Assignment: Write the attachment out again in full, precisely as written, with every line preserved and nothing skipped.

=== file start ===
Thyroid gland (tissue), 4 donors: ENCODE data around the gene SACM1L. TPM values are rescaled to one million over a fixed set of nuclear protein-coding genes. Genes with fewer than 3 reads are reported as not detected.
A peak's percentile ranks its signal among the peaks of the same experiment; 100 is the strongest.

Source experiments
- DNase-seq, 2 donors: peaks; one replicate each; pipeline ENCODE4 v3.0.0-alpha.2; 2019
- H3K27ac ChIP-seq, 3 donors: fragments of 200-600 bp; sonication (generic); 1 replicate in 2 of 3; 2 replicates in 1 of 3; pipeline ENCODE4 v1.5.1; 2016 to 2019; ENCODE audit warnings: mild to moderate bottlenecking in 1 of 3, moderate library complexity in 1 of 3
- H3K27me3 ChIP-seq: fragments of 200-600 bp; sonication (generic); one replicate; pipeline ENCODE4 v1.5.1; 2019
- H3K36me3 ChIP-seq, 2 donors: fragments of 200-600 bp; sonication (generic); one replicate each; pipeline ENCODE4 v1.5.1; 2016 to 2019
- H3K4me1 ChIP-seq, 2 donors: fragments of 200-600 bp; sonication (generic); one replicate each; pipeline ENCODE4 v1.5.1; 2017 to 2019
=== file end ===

Thyroid gland (tissue), 4 donors: ENCODE data around the gene SACM1L. TPM values are rescaled to one million over a fixed set of nuclear protein-coding genes. Genes with fewer than 3 reads are reported as not detected.
A peak's percentile ranks its signal among the peaks of the same experiment; 100 is the strongest.

Source experiments
- DNase-seq, 2 donors: peaks; one replicate each; pipeline ENCODE4 v3.0.0-alpha.2; 2019
- H3K27ac ChIP-seq, 3 donors: fragments of 200-600 bp; sonication (generic); 1 replicate in 2 of 3; 2 replicates in 1 of 3; pipeline ENCODE4 v1.5.1; 2016 to 2019; ENCODE audit warnings: mild to moderate bottlenecking in 1 of 3, moderate library complexity in 1 of 3
- H3K27me3 ChIP-seq: fragments of 200-600 bp; sonication (generic); one replicate; pipeline ENCODE4 v1.5.1; 2019
- H3K36me3 ChIP-seq, 2 donors: fragments of 200-600 bp; sonication (generic); one replicate each; pipeline ENCODE4 v1.5.1; 2016 to 2019
- H3K4me1 ChIP-seq, 2 donors: fragments of 200-600 bp; sonication (generic); one replicate each; pipeline ENCODE4 v1.5.1; 2017 to 2019